U.S., Afghan troops draw fire, ring Tal­iban strong­hold in ad­vance of of­fen­sive

Cape Breton Post - - Classifieds -

NEAR MAR­JAH, Afghanistan (AP) — U.S. and Afghan forces ringed the Tal­iban strong­hold of Mar­jah on Thurs­day, seal­ing off es­cape routes and set­ting the stage for what is be­ing de­scribed as the big­gest of­fen­sive of the nine-year war.

Tal­iban de­fend­ers re­peat­edly fired rock­ets and mor­tars at units poised in fox­holes along the edge of the town, ap­par­ently try­ing to lure NATO forces into skir­mishes be­fore the big at­tack.

“ They’re try­ing to draw us in,” said Capt. Joshua Win­frey, 30, of Tulsa, Okla., com­man­der of Lima Com­pany, 3rd Bat­tal­ion, 6th Marines.

Up to 1,000 mil­i­tants are be­lieved holed up in Mar­jah, a key Tal­iban lo­gis­tics base and cen­tre of the lu­cra­tive opium poppy trade. But the big­gest threats are likely to be the land mines and bombs hid­den in the roads and fields of the farm­ing com­mu­nity, 380 miles (610 kilo­me­tres) south­west of Kabul.

The pre­cise date for the at­tack has been kept se­cret. U.S. of­fi­cials have sig­nalled for weeks they planned to seize Mar­jah, a town of about 80,000 peo­ple in Hel­mand prov­ince and the big­gest com­mu­nity in south­ern Afghanistan un­der Tal­iban con­trol.

NATO of­fi­cials say the goal is to seize the town quickly and reestab­lish Afghan gov­ern­ment au­thor­ity, bring­ing pub­lic ser­vices in hopes of winning sup­port of the towns­peo­ple once the Tal­iban are gone. Hun­dreds of Afghan sol­diers were to join U.S. Marines in the at­tack to em­pha­size the Afghan role in the op­er­a­tion.

A Tal­iban spokesman dis­missed the sig­nif­i­cance of Mar­jah, say­ing the NATO op­er­a­tion was “more pro­pa­ganda than mil­i­tary ne­ces­sity.”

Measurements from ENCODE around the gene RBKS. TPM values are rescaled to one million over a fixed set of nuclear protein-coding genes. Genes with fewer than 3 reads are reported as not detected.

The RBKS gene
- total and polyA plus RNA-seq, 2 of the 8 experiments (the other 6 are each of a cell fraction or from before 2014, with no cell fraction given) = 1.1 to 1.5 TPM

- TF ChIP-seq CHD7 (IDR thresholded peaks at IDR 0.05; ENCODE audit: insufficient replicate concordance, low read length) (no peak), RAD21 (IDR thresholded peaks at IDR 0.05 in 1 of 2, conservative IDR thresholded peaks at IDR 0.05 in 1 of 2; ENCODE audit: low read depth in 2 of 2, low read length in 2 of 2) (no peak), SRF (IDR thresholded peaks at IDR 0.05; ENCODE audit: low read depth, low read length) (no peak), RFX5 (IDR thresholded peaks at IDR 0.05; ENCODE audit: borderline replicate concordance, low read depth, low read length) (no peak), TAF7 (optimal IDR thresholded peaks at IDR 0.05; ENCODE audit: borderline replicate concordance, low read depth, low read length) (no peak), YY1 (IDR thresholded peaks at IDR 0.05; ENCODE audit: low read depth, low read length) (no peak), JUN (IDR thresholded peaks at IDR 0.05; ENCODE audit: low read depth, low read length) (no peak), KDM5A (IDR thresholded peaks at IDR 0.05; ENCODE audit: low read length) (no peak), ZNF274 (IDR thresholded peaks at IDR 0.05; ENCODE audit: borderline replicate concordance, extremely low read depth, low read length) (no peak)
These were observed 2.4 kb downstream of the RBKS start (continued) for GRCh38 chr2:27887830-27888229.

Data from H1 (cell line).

Nev­er­the­less, the spokesman, Mo­hammed Yusuf, said in a di­a­logue on the Tal­iban Web site that the in­sur­gents would strike the at­tack­ers with ex­plo­sives and hi­tand-run tac­tics, ac­cord­ing to a sum­mary by the SITE In­tel­li­gence Group, which mon­i­tors mil­i­tant In­ter­net traf­fic.

In prepa­ra­tion for the of­fen­sive, a U.S.-Afghan force led by the U.S. Army’s 5th Stryker Bri­gade moved south from Lashkar Gah and linked up Thurs­day with Marines on the north­ern edge of Mar­jah, clos­ing off a main Tal­iban es­cape route. Marines and Army sol­diers fired col­ored smoke grenades to show each other that they were friendly forces.

U.S. and Afghan forces have now fin­ished their de­ploy­ment along the main road in and out of Mar­jah, leav­ing the Tal­iban no way out ex­cept across bleak, open desert — where they could eas­ily be spot­ted.

The Army’s ad­vance was slowed as U.S. and Afghan sol­diers cleared the thicket of mines and bombs hid­den in canals and along the roads and fought off ha­rass­ment at­tacks along the way by small bands of in­sur­gents. Two U.S. at­tack he­li­copters fired Hell­fire mis­siles at a com­pound near Mar­jah from where in­sur­gents had been fir­ing at the ad­vanc­ing Amer­i­cans. PORT-AU-PRINCE, Haiti — The Haitian judge de­cid­ing whether 10 U.S. mis­sion­ar­ies should face trial on charges of try­ing to take a bus­load of chil­dren out of the coun­try said Thurs­day he will rec­om­mend that they be re­leased pro­vi­sion­ally while the in­ves­ti­ga­tion con­tin­ues.

Judge Bernard Saint-Vil must now send his rec­om­men­da­tion to the pros­e­cu­tor, who may agree or ob­ject, but the judge has the fi­nal au­thor­ity to de­cide whether they stay in cus­tody or go free.

Saint-Vil said he was mak­ing his rec­om­men­da­tion a day af­ter ques­tion­ing the Amer­i­cans and hear­ing tes­ti­mony from par­ents who said they will­ingly gave their chil­dren to the Bap­tist mis­sion­ar­ies, be­liev­ing they would ed­u­cate and care for them.

“Af­ter lis­ten­ing to the fam­i­lies, I see the pos­si­bil­ity that they can all be re­leased,” Saint-Vil told The As­so­ci­ated Press. “I am rec­om­mend­ing that all 10 Amer­i­cans be re­leased.”

Later, Saint-Vil said he would rec­om­mend pro­vi­sional free­dom

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